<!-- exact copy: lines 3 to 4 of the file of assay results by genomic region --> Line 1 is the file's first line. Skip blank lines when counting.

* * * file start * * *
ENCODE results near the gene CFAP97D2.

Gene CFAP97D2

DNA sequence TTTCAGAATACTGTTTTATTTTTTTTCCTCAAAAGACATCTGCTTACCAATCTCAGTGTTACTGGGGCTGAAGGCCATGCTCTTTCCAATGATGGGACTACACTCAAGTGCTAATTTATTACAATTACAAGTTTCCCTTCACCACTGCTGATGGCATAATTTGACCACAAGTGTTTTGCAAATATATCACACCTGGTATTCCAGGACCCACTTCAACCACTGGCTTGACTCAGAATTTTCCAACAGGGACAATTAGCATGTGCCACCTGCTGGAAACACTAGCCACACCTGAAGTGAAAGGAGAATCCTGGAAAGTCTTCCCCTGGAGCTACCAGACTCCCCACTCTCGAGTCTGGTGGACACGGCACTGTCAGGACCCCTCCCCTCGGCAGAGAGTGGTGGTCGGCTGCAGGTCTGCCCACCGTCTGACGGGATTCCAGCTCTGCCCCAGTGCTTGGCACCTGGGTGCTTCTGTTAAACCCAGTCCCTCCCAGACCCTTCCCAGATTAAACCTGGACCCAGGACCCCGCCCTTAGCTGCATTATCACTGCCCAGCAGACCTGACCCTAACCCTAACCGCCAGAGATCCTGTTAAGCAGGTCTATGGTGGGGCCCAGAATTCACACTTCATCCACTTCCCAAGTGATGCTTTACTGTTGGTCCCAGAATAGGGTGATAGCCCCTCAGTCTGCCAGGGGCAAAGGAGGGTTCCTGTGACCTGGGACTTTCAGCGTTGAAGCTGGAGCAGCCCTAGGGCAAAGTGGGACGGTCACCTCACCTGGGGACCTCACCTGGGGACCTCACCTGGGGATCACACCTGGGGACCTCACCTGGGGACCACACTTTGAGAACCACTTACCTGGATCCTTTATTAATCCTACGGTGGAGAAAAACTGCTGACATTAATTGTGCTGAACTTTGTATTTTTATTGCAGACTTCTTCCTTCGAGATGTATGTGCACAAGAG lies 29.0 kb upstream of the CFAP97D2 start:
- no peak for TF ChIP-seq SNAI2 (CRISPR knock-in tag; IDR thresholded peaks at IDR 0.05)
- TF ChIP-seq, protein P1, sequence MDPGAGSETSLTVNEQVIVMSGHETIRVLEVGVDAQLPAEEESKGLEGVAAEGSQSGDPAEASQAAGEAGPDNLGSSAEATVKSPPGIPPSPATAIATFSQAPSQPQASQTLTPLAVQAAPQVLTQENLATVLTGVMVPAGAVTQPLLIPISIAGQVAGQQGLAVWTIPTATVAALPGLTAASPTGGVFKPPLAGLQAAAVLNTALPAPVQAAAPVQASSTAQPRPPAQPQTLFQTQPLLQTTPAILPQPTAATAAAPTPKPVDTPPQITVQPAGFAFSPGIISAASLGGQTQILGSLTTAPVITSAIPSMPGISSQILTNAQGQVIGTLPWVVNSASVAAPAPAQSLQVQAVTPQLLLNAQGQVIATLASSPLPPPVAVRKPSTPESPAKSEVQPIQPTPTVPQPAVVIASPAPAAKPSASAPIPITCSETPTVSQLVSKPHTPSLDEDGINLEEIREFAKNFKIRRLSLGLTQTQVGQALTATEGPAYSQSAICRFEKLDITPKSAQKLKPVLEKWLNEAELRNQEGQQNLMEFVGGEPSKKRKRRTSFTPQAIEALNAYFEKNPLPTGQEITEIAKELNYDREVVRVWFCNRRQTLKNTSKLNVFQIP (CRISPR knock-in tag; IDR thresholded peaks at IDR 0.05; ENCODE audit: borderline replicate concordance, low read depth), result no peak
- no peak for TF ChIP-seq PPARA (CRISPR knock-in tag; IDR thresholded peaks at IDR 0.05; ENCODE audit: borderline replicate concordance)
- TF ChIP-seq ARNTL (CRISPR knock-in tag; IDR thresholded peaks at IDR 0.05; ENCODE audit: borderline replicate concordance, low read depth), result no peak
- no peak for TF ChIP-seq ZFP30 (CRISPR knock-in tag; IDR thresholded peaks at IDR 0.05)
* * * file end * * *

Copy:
DNA sequence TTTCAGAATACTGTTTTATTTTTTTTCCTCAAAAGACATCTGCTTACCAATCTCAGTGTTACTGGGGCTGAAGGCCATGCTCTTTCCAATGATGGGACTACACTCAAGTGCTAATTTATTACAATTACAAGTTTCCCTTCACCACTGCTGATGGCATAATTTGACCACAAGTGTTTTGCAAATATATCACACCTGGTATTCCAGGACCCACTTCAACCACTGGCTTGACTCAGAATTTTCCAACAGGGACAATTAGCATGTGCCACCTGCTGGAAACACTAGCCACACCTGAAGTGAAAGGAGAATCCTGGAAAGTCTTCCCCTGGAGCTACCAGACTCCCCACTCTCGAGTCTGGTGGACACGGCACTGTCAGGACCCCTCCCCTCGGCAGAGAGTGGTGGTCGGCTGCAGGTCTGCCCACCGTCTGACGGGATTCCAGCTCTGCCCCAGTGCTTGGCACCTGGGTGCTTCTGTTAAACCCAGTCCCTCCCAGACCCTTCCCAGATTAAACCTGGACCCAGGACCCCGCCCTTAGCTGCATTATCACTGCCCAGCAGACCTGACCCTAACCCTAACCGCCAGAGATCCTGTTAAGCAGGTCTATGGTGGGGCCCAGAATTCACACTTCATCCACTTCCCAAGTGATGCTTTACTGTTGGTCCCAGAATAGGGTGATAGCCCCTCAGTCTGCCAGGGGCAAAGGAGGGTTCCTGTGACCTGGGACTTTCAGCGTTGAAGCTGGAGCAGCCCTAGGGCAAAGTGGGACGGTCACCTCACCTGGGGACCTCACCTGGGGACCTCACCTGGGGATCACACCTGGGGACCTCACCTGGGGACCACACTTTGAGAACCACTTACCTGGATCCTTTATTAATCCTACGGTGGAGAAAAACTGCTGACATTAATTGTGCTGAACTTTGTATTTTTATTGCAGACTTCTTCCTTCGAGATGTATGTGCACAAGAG lies 29.0 kb upstream of the CFAP97D2 start:
- no peak for TF ChIP-seq SNAI2 (CRISPR knock-in tag; IDR thresholded peaks at IDR 0.05)